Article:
Dubai Holding, a company owned by Dubai ruler Sheikh Mohammed Bin Rashid Al Maktoum, and its units owe banks $12 billion and have begun talks to roll over some of the loans, a person with knowledge of the matter said. Almost three fourths of the loans have been racked up by Dubai Holding’s two investment companies, Dubai Group and Dubai International Capital, said the person, declining to be identified because the information is private.
Dubai International is talking to banks to refinance a $1.25 billion loan maturing in June while another unit, Dubai Holding Commercial Operations Group, asked lenders to roll over a $555 million credit facility due in July, the person said.
In an emailed statement, Dubai International said: “We are confident of our ability to refinance the $1.25 billion loan, and we continue to service our debt obligations as usual,”
A spokesman for Dubai Holding declined to comment.
The companies have hired consultants to validate their business plans, which will provide greater comfort to lenders of their viability, said the person.
Dubai International engaged Deloitte, while Dubai Group hired KPMG, said the person. The Financial Times reported the story earlier today.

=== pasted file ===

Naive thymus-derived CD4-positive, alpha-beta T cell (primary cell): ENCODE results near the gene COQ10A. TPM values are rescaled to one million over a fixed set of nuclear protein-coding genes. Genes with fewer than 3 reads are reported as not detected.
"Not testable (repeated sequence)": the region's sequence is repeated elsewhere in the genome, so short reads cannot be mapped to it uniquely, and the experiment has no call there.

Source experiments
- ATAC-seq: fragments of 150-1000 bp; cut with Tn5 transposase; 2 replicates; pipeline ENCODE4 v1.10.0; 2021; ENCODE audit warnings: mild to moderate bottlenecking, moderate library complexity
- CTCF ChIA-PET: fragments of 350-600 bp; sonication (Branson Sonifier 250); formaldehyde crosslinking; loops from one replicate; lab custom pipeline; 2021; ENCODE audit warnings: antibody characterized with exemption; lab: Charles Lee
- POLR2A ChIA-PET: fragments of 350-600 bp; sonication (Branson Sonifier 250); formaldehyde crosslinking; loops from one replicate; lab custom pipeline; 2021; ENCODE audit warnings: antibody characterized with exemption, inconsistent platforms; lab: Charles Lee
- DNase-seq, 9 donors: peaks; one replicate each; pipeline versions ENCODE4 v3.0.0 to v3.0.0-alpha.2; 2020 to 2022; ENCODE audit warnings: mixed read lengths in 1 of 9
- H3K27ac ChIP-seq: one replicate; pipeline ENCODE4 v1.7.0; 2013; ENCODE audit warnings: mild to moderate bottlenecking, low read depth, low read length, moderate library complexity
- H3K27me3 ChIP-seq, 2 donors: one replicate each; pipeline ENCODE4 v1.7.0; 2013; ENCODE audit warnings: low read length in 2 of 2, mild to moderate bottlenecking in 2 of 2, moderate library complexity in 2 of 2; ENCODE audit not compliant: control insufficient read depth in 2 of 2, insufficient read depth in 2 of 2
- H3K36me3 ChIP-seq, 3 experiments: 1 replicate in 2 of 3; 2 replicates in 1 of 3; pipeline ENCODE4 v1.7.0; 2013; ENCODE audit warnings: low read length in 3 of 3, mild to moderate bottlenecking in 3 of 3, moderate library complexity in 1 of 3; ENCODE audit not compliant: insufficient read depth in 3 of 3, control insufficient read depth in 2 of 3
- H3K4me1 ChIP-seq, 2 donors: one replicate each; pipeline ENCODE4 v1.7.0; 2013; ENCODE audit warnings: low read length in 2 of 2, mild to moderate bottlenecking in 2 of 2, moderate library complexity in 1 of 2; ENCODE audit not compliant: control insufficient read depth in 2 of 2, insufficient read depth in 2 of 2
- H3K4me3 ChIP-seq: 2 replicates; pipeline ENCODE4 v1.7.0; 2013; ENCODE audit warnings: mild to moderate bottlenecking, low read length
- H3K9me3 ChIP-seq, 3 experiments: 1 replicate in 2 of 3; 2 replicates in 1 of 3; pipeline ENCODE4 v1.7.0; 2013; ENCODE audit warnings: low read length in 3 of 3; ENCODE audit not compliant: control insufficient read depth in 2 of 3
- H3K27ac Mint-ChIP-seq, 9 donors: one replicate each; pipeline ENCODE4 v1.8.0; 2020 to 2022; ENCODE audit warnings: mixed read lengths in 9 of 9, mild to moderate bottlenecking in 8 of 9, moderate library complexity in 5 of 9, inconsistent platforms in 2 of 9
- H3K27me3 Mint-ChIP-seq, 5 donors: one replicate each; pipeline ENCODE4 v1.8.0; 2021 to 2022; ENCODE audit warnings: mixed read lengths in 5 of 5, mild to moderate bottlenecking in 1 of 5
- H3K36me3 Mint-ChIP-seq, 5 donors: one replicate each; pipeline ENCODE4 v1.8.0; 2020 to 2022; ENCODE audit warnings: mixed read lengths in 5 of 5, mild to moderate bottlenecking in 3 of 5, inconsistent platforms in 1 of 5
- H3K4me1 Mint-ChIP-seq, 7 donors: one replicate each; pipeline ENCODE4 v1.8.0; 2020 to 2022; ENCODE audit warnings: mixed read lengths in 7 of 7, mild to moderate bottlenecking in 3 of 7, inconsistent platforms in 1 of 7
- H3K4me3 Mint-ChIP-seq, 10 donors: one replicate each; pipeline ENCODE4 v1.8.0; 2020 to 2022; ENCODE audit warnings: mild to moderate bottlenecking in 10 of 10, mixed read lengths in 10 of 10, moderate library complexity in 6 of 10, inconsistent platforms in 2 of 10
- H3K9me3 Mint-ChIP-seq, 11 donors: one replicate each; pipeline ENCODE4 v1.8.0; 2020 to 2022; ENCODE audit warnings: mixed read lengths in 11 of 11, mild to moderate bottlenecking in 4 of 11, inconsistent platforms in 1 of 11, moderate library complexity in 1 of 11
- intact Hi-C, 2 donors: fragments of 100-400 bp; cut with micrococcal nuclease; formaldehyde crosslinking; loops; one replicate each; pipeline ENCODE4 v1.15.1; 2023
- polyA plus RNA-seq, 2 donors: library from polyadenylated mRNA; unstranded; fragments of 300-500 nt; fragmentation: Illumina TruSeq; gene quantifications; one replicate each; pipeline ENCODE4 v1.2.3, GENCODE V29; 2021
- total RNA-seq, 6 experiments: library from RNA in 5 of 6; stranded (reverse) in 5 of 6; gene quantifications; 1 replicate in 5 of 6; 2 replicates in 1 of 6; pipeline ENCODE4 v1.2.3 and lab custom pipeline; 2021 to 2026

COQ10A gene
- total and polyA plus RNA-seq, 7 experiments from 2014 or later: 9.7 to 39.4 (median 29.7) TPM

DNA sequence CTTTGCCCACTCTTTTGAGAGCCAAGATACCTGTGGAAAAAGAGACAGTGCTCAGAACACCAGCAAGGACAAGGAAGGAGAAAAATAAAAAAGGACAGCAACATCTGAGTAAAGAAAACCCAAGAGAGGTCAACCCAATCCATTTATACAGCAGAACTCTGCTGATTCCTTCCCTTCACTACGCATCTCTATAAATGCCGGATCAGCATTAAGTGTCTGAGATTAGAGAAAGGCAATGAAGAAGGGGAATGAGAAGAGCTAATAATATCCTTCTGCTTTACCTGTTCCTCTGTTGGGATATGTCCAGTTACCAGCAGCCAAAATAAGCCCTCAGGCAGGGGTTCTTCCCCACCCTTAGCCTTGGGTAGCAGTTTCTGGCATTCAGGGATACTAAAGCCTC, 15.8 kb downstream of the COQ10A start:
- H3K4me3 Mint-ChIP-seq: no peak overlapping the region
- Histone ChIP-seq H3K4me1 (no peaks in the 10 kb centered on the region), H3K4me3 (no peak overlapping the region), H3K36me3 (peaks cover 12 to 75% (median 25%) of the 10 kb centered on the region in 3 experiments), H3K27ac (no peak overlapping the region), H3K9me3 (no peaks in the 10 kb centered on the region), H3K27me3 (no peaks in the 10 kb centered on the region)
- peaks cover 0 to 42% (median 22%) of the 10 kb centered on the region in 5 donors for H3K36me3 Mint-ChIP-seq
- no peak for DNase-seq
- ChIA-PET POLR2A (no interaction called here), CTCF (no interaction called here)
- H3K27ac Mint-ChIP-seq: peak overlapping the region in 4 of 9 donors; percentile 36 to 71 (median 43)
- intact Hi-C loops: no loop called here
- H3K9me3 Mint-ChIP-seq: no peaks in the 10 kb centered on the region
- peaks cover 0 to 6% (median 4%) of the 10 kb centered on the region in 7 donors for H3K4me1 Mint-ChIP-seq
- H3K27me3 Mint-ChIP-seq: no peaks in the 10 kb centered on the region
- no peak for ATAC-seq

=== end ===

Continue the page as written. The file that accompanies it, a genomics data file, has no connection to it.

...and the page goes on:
Dubai, the second biggest of seven states that make up the UAE, and its state owned companies have debt of $109.3 billion, according to International Monetary Fund estimates.
Dubai World, one the emirate’s three main state owned holding companies, and its real estate unit, Nakheel, are in talks with banks to restructure $24.8 billion of debt.
Dubai Group and Dubai International Capital, which are both private equity investors and own stakes in companies including Bank Islam Malaysia Bhd, Airbus parent European Aeronautic, Defence and Space Co and Sony Corp, are exploring refinancing options, including extending loan maturities, the person said.
Both companies continue to pay interest on all outstanding loans, the person said.
Dubai’s government said on March 25 that “it can’t rule out future issues” relating to Dubai Holding’s debt.
“No government can predict the future,” it said that day, while pledging $9.5 billion in cash to support Dubai World’s restructuring.